Definition of Early Childhood

Early childhood refers to the period between birth and 8 years of age, where’s a child’s brain is highly sensitive to the environment around. Early childhood experiences the development of the brain’s architecture, which provides the foundation for all future learning, behaviour and health. A strong foundation helps children develop the skills they need to become well-functioning adults.

Five Stages of Early Childhood Development:

The five stages of early childhood development are as follows:

1. New-born.

The first 4 weeks after birth is called new born stage, after which childhood begins. New born is a period when the baby grows very fast. While there’s a lot to learn as a first-time mom.

2. Infant.

Infants can be considered children anywhere from birth to 1 year old. Between birth to 1 year of age, babies grow and develop. They learn to smile, roll over, sit up, clap, pick objects up, crawl, and some may even start saying a few words.

3. Toddler.

A toddler is a child approximately 12 to 36 months old, though definitions vary. The toddler years are a time of great cognitive, emotional and social development. The word is derived from “to toddle”, which means to walk unsteadily, like a child of this age.

4. Pre-schooler.

Pre-schooler Age is about 3 to 5 year. This young child basically stops looking or acting as a baby does. In fact, movement, speech, language, emotions, and thinking become much more refined as a toddler skips, runs, hops, draws, and puts thoughts together in three or more sentences.

5. School-age child.

School age child development is a range from 6 to 12 years of age. During this time period observable differences in height, weight, and build of children may be prominent. The language skills of children continue to grow and many behaviour changes occur as they try to find their place among their peers.

Characteristics of early childhood:-

There are, however, some common characteristics of the period of childhood, which should guide you in the way you look at and work with children.

1. Dependency: having a need for the support of something or someone in order to continue existing or to thrive.
2. Vulnerability: being more easily physically, emotionally, or mentally hurt, influenced, or attacked.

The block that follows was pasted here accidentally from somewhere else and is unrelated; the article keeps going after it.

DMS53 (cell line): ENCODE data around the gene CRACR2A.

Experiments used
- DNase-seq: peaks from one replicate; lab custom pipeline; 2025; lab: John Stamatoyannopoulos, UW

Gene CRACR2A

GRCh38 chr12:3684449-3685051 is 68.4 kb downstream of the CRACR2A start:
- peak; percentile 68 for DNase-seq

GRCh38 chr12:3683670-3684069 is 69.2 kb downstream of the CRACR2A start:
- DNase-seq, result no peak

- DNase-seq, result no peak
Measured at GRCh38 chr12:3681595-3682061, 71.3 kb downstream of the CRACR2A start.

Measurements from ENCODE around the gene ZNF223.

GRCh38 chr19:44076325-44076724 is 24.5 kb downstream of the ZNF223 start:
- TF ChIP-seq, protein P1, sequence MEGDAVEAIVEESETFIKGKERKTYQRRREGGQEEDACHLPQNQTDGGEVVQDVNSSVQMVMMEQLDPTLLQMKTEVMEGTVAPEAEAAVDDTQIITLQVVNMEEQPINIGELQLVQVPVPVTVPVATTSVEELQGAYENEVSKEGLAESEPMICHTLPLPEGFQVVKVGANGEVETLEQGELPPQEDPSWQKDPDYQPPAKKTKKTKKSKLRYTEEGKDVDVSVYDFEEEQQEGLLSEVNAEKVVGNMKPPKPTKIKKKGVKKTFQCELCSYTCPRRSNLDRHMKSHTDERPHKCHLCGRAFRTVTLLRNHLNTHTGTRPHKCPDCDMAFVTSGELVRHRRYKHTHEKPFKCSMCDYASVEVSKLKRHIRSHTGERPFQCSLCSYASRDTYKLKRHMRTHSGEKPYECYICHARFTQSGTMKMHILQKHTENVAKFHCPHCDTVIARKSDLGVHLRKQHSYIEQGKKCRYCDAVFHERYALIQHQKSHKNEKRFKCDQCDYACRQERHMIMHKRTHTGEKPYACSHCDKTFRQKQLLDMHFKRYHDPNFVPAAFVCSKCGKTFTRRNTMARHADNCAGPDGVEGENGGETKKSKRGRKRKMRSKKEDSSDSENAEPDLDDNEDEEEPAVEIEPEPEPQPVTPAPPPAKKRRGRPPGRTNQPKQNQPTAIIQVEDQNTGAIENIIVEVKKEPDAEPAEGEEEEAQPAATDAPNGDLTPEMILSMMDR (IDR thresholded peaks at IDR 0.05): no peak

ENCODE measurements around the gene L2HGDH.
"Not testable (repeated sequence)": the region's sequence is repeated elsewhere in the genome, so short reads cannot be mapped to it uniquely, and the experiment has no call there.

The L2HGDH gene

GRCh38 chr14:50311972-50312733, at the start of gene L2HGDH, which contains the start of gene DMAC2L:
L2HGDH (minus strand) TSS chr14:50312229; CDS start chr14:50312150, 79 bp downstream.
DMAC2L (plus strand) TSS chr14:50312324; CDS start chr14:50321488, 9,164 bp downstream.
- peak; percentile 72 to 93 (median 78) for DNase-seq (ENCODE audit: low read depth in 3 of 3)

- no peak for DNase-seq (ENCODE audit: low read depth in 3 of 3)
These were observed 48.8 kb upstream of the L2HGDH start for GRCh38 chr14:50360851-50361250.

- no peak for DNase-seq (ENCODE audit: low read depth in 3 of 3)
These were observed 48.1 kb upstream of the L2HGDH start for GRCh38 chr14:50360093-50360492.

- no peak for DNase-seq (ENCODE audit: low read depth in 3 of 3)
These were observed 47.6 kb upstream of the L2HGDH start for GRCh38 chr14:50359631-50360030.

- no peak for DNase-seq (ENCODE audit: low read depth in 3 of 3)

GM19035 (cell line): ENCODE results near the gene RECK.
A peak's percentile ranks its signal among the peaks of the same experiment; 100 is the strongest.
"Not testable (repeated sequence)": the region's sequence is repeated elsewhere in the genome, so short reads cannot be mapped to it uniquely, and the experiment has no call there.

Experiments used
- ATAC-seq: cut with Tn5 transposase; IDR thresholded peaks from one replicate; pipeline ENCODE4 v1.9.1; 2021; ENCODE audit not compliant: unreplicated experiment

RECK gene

3. Resilience: the process of adapting well in the face of adversity, trauma, tragedy, threats or significant sources of stress.

It is important to recognise that these three characteristics are influenced by both external and internal factors. Children do not just acquire competencies and skills according to pre-determined biological or psychological forces. Of equal significance are environmental factors and the ability of children to make an active contribution to their social environments. And, of course, childhood is not a uniform period. A 17-year-old has profoundly different needs and capacities from a 6-month-old baby.

Importance of Early Child Development:

The reason that early child development is so critical is that it lays down the foundations for the rest of children’s lives. The brain is at its most receptive during the first five years, which leads to early experiences having a huge impact on the development of neurological connections. This influences children’s brain functioning throughout their lives.

More specifically, early child development has a direct impact on children’s behaviour, social skills, emotional boundaries, ability to form close relationships, school readiness and level of achievement, even into adulthood.

As a result, it is important for parents and those who work with children to support and encourage development in all domains. All children learn more if the adults around them make a purposeful effort to help them. Think of cognitive development, for example; children can only learn the names of different colours or animals if they have been told them. In terms of communication, they can only learn new words if they are talked to frequently – there is a direct link between the rate a child’s vocabulary develops at and the amount the mother talked to the child in the first year (Bee, 1984). Positive behaviour also needs to be promoted in the early years to ensure that they understand what is expected of them in society.

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Definition of Early Childhood

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